Evidence undercutting the charge that former Trump national security adviser Michael Flynn was a Russian stooge has been kept secret by the U.S. intelligence community.
John Solomon reports for The Hill that the silence was maintained even when former acting Attorney General Sally Yates publicly claimed Flynn was possibly “compromised” by Moscow.
America would have a much different opinion of Flynn, who pleaded guilty to lying to the FBI in the case, if Republican Sen. Charles Grassley’s request to release the exculpatory information had been granted, Solomon reports.
Instead, Flynn’s communications with Russian officials were characterized by some media outlets as treasonous, and then-Democratic Sen. Al Franken of Minnesota declared Flynn posed a “danger to this republic.”
Grassley, the chairman of the Senate Judiciary Committee, made the request to declassify the evidence after it was presented behind closed doors in May 2017.
In a letter three months later, he argued it appeared that “the public release of this information would not pose any ongoing risk to national security.”
“Moreover, the declassification would be in the public interest, and is in the interest of fairness to Lt. Gen. Flynn,” Grassley wrote.
Solomon said that, according to his sources, the evidence shows that before Flynn made his infamous December 2015 trip to Moscow as an adviser for the Trump campaign, he alerted his former employer, the Defense Intelligence Agency.
Flynn then attended a briefing in which he was alerted to possible efforts by his Russian host to compromise him. He also was briefed on how to extract intelligence for U.S. agencies such as the DIA, Solomon reported.
Upon his return from Moscow, he briefed intelligence officials in various meetings.
Solomon concludes: “Rather than a diplomatic embarrassment bordering on treason, Flynn’s conduct at the RT event provided some modest benefit to the U.S. intelligence community, something that many former military and intelligence officers continue to offer their country after retirement when they keep security clearances.”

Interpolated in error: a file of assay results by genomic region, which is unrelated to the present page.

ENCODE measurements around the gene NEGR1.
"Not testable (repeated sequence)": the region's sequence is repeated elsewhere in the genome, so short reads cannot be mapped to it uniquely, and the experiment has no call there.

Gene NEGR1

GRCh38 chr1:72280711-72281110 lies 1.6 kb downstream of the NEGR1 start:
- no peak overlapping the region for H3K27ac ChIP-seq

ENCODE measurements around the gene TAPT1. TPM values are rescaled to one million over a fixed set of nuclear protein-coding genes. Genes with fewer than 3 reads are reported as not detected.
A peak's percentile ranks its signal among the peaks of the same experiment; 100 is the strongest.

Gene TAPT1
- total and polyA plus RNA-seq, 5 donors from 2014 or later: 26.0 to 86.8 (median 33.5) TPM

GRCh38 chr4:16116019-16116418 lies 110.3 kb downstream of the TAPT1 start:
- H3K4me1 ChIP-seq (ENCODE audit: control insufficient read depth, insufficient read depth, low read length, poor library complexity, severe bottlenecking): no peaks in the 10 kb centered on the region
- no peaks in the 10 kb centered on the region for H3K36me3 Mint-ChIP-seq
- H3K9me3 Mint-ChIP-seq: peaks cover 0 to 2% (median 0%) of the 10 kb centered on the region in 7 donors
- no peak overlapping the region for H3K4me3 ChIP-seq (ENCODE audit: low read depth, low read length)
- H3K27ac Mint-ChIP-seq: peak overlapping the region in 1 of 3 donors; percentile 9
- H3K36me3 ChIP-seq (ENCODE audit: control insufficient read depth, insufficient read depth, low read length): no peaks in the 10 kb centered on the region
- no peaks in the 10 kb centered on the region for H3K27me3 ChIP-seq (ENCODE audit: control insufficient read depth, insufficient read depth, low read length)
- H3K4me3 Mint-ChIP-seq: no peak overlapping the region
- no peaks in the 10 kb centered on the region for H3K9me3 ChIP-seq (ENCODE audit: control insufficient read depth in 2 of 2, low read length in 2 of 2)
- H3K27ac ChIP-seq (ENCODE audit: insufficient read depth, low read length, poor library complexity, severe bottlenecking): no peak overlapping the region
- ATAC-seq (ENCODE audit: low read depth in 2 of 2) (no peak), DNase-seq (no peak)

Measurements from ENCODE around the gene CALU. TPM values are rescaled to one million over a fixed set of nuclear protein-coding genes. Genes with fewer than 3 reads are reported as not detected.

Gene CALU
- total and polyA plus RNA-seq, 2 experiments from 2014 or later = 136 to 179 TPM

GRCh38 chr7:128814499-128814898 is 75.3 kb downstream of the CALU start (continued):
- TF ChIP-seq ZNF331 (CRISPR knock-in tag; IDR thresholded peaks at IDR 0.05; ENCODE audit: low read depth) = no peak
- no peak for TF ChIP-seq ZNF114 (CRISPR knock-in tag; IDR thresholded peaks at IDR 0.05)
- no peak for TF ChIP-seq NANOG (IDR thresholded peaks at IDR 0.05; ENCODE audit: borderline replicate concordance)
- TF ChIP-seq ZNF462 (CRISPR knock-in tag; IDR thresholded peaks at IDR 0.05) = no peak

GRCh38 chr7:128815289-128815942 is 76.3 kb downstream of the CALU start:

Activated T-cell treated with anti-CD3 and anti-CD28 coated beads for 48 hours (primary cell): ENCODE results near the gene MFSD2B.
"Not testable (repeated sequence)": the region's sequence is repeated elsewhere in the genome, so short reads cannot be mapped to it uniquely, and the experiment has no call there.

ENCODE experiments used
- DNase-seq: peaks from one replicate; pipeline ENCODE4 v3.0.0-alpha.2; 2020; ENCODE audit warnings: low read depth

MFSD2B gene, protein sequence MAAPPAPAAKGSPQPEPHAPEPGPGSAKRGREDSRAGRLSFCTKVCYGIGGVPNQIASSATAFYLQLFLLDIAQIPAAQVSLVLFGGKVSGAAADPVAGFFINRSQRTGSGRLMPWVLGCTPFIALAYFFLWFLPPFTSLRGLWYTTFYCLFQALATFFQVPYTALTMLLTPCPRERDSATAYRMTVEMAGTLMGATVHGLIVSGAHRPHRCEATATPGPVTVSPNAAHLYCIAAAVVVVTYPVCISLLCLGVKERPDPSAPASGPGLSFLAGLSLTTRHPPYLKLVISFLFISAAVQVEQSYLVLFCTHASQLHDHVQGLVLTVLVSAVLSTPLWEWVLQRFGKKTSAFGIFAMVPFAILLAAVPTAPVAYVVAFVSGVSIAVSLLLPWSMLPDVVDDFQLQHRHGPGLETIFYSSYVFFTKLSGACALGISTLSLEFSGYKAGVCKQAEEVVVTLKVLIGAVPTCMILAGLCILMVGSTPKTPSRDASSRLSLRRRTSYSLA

Solomon added that it’s important to recall that at the center of the Russia collusion narrative is the belief that Flynn was prepared to compromise America’s security in an effort to work with a foreign power to “steal” the election.
“Would the central character in a Russian election hijack plot actually self-disclose his trip in advance?” Solomon asks. “And then sit through a briefing on how to avoid being compromised by his foreign hosts? And then come back to America and be debriefed by U.S. intelligence officers about who and what he saw?”
Solomon also notes it’s unlikely that the prosecutor in the Mueller probe would have recommended little or no prison time it Flynn had compromised national security.
Solomon acknowledges that by Flynn’s own admission, he misled the FBI and Vice President Pence about the fact that he discussed sanctions in a December 2016 conversation with Russian Ambassador Sergey Kislyak. And, among other failures, he didn’t file proper foreign-lobbying paperwork for money he received from Turkish sources.
“But there is ample evidence now that the event that many ‘Russia collusion’ cheerleaders have cited as the start of a conspiracy between the Trump campaign and Moscow was, in fact, something very different.”